ACCC mortgage probe to demand banks’ internal documents

Treasurer Scott Morrison delivers his post-Budget address in the Great Hall at Parliament House in Canberra on Wednesday 10 May 2017. fedpol Photo: Alex Ellinghausen Photo: Alex EllinghausenBanks will be forced to hand over sensitive internal documents on their interest rate decisions, including board papers, as the competition watchdog puts home loan pricing under the microscope.

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Australian Competition and Consumer Commission chair Rod Sims said on Wednesday he expected the inquiry, announced in last week’s budget alongside the $6.2 billion bank tax, would change pricing behaviour in the mortgage market.

With banks threatening to pass on the levy to their customers, the government has ordered the year-long inquiry into mortgage pricing as a way of pressuring the industry and lowering the chances of aggressive rate hikes in response to the tax.

It is the latest in a string of inquiries touching on banking competition which have been triggered by political anger over the banks’ interest rate decisions.

However, Mr Sims said a key difference with this probe was that the ACCC had powers to demand confidential information from the banks, which the watchdog could then assess before commenting publicly.

“We have the power to get whatever internal information we want to get,” Mr Sims said in an interview with Fairfax Media.

“We will be able to I think put a lot of information around what’s going on in the market, and I suspect in a way that probably hasn’t been done before.” Board papers

The ACCC will use these compulsory information gathering powers to demand internal documents, including board papers, from banks.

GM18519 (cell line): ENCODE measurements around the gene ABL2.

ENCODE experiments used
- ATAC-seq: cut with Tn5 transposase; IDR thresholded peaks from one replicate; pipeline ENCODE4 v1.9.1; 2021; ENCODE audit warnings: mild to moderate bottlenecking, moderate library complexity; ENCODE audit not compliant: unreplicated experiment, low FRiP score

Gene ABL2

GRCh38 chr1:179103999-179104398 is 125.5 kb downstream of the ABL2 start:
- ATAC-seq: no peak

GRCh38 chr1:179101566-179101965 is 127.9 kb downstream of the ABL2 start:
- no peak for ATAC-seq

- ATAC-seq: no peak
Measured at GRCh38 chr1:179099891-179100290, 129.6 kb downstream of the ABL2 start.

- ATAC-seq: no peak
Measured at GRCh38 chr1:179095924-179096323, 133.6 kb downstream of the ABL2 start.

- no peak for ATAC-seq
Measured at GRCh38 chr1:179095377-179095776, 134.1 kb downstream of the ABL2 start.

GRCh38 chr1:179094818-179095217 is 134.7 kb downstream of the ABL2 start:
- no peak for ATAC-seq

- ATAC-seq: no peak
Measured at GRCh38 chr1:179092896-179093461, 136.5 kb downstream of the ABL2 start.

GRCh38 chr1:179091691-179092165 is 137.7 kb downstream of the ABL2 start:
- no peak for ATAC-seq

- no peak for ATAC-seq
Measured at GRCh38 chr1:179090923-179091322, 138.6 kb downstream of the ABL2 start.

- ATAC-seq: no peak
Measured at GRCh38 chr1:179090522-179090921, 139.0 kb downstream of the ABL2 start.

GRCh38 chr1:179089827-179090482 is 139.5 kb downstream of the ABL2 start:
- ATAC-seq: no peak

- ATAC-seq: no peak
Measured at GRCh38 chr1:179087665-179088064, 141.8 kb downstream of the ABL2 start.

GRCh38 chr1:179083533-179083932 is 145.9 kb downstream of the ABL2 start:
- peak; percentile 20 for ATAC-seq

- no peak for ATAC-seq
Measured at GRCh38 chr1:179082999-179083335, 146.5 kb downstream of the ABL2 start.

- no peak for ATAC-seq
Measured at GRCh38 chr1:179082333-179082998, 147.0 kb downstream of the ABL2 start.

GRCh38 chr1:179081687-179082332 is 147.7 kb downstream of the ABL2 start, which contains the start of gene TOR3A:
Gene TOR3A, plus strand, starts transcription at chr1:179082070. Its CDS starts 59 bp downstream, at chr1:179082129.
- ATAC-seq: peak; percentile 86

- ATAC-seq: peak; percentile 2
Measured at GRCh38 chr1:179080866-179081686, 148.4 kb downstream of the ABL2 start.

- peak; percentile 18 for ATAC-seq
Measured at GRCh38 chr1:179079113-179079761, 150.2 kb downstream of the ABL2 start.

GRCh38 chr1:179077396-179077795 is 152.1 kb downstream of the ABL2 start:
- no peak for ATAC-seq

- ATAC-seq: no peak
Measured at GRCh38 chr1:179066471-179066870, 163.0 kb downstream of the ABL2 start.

When companies knew their internal decisions were being scrutinised in this way, it tended to change their pricing behaviour, he said.

“It’s one thing for a company to set fees and charges on the basis that they can communicate to the public what they want to communicate, it’s another thing to do that knowing that we’ve got access to all the information that led to these decisions, and that we have a public reporting role,” Mr Sims said.

The inquiry would not impose penalties on banks unless it finds they are breaking competition laws, and Mr Sims said this is not expected.

Instead, he pointed out that previous scrutiny of other sectors had made a difference. He said an inquiry into gas supply had led to different pricing behaviour by the industry, while an ACCC finding that petrol was overpriced in Darwin had seen fuel prices drop by about 10?? a litre. Small banks win

Another deterrent to banks passing on the levy is that it will not apply to smaller banks; however these lenders argue the size of the levy will not have a significant impact on competition between banks.

Chief executive of Bank of Queensland, Jon Sutton, said he expected the ACCC inquiry would be “forensic,” and banks would keep this in mind if they were making changes on prices.

But he did not expect the tax itself to lead to a dramatic shift in the level of competition.

“In terms of competition, will it materially change the dial for what we do at BOQ? No,” Mr Sutton said. Complicated calls

The long-running debate about banks’ mortgage pricing has been clouded in complexity, as any number of factors can influence a mortgage rate decision, including funding costs, regulation, or a bank’s business strategy.

Given the complexity, analysts have questioned how the ACCC will be able to disentangle whether any future home loan interest rate rises are driven by a desire to pass on the levy, or some other factor such as the banking regulator’s clampdown on riskier lending.

In the past, banks have blamed interest rate rises on such factors as regulation, where observers suspected their true motivation was to protect profits.

Yet Mr Sims signalled the inquiry may be able to overcome these debates by demanding internal documents such as those for briefing board members.

“They’ll be providing reports to their board, those are based on their best internal information, and so we’ll be able to get hold of those,” he said. “That will tell us a lot, and I’m sure they’re not trying to confuse their board.”

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